Altogether, it looked like a very difficult property to sell. As Rachel Lister, one of the firm’s founding partners explained:
“At the time, I was concerned that going out and doing a straight forward marketing exercise in the traditional property press and channels, might prove difficult to, firstly, find a developer for the building and secondly find occupiers for that building. Because it was somewhat of an unusual asset, it wasn’t going to be attractive to developers in the traditional sense.
So it was at that point that I approached IVE to go out and look at this more from a creative angle”
IVE have been at the forefront of research and thing in relation to Creativity for over 21 years and have concluded that it is a capacity that is wholly transferable to wide ranging sectors and contexts. We were therefore able to apply a series of processes and mechanisms that allowed us to generate a wealth of nuanced intelligence through our local networks of contacts, our understanding of demographics, our careful desk research into local priorities and planning strategies and through face-to-face community consultation with key stakeholders.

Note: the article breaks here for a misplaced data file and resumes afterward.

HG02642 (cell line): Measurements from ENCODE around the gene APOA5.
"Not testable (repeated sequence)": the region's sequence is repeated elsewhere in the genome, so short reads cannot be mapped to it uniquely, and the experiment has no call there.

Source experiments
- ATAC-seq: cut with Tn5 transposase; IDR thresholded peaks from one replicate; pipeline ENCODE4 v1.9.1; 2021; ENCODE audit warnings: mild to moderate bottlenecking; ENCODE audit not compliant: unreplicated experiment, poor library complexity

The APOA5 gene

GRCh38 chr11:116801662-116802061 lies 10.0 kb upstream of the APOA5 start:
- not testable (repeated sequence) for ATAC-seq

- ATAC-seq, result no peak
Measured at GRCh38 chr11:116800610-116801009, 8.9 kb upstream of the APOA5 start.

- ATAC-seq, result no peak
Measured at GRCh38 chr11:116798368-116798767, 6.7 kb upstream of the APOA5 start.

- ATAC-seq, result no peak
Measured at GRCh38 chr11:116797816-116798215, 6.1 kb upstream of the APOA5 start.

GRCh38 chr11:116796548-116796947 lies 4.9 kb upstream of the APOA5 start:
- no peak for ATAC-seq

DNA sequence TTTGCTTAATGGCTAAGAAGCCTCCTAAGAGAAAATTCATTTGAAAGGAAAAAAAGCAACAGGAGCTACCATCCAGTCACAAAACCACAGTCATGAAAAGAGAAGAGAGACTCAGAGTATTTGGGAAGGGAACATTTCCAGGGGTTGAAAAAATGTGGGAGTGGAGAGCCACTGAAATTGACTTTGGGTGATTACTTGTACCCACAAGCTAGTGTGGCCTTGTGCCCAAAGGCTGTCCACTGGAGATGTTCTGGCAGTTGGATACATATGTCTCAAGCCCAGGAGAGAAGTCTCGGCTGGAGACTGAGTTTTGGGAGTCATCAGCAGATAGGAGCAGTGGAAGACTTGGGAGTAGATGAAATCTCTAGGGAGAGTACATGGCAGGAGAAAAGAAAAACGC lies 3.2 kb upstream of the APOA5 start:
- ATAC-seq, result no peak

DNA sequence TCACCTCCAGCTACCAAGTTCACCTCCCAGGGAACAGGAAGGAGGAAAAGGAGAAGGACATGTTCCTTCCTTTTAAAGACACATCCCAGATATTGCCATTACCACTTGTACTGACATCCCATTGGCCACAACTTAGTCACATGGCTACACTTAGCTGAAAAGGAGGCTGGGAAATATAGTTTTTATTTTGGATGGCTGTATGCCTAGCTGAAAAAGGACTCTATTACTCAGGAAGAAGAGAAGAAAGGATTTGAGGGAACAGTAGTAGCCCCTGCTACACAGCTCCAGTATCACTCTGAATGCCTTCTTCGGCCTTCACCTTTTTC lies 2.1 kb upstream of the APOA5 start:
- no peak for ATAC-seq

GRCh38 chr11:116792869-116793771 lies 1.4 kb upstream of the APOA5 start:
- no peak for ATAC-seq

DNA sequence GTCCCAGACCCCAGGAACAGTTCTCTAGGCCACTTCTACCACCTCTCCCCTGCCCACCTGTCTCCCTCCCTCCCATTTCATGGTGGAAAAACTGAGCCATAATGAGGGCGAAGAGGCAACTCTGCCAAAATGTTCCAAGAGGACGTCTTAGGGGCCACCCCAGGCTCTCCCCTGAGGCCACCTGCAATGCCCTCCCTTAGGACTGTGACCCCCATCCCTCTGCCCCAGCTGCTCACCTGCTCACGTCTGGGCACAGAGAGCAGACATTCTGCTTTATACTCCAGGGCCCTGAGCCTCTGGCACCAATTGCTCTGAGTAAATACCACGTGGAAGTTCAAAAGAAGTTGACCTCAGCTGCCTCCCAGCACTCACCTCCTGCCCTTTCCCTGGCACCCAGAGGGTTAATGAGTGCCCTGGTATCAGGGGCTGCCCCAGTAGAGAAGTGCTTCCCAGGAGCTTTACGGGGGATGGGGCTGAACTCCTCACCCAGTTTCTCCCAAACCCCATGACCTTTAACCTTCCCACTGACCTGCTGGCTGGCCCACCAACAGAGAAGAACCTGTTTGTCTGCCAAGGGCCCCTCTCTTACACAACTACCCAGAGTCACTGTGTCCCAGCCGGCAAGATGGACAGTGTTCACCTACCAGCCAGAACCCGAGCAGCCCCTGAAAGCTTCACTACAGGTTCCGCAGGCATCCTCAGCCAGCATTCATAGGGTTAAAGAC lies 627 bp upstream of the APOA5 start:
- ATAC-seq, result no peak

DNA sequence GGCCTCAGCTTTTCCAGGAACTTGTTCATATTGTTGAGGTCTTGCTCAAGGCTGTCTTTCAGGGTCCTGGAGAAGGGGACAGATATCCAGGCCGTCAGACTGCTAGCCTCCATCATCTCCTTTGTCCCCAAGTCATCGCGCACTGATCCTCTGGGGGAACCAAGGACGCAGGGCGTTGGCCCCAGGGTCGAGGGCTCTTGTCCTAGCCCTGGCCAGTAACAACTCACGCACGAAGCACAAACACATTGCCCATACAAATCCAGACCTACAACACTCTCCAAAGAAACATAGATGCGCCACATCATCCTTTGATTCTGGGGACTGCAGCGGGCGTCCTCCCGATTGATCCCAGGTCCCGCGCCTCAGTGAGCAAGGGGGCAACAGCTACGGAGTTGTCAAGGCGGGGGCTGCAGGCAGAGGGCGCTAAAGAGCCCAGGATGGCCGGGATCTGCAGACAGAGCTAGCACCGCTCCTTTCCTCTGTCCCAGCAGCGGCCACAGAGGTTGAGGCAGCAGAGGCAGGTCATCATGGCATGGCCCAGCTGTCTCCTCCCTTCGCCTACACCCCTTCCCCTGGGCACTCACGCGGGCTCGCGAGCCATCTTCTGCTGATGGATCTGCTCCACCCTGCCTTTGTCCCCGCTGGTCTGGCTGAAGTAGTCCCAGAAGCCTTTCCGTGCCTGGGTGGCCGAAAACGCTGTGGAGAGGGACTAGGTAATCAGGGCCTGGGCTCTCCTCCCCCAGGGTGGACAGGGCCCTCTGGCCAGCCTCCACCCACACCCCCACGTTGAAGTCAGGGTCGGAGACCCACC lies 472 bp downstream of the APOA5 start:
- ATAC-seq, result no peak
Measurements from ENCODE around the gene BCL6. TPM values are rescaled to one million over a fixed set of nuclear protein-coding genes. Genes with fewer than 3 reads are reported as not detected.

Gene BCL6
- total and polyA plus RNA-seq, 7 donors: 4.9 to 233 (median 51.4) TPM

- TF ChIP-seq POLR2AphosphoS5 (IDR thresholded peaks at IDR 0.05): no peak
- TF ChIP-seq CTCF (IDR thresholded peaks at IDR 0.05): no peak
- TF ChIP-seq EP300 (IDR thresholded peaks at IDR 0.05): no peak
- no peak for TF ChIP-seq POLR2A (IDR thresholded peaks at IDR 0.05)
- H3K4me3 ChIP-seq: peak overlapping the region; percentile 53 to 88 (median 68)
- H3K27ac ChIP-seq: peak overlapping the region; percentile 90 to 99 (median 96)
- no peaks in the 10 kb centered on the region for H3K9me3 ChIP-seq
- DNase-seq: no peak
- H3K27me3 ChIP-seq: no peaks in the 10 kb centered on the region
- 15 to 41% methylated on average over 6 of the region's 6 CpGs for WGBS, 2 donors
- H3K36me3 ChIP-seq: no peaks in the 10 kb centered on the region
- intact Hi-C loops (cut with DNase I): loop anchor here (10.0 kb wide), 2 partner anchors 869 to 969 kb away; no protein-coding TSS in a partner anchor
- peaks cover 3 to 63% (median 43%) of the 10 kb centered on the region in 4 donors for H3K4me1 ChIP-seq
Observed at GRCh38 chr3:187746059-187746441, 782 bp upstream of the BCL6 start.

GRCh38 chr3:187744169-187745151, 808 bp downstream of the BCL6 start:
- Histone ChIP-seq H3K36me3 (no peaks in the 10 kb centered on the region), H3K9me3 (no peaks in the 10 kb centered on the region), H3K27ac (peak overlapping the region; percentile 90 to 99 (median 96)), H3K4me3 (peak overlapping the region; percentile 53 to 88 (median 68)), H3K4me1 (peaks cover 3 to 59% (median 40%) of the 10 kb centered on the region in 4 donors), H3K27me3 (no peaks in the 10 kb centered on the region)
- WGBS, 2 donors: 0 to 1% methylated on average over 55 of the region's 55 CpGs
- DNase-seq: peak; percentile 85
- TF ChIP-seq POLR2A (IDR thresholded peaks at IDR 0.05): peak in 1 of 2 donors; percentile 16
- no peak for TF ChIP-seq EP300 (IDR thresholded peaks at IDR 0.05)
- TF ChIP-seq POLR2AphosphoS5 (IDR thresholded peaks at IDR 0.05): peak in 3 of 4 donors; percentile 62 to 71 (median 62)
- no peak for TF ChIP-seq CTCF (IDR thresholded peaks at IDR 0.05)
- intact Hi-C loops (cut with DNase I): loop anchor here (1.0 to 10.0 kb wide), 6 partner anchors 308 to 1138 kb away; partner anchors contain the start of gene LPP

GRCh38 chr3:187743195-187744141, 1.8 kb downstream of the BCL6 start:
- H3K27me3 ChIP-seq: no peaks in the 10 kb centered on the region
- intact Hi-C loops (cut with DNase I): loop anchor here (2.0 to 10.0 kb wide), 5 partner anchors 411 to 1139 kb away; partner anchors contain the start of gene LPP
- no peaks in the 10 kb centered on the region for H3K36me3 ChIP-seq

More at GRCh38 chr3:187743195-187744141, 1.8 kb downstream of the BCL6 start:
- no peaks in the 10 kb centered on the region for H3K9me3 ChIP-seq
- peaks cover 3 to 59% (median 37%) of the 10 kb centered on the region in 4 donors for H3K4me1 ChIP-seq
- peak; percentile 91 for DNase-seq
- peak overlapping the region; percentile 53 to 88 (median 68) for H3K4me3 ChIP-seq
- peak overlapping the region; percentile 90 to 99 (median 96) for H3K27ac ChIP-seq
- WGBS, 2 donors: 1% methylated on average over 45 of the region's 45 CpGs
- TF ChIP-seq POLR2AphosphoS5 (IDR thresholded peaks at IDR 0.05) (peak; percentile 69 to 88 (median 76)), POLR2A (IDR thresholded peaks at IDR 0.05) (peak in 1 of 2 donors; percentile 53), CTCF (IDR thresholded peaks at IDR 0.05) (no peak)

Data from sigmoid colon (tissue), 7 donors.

Solving the problem of the magistrate’s court began with research. We utilised our experience in the heritage sector, our network of contacts and our relationships with local authorities to establish what the local priorities were for development. This would give us a sense of what the Council might value and what development proposals would be likely to get planning approval.
In this specific instance, we identified that there was a lack of good quality hotels in Halifax and also a good restaurant or leisure offer. We were also aware of a larger development plan for Halifax council to create reasons to visit and use the town centre such as the recent successful redevelopment of The Piece Hall.
We followed that up with a two-pronged marketing approach targeted at both prospective developers and likely occupiers as well. I addition to traditional marketing channels, we leveraged our contacts across government, business and the creative sector to pitch the building face to face. Our messaging reached hoteliers, restaurateurs, academics, and a range of people from the private, public and third sector.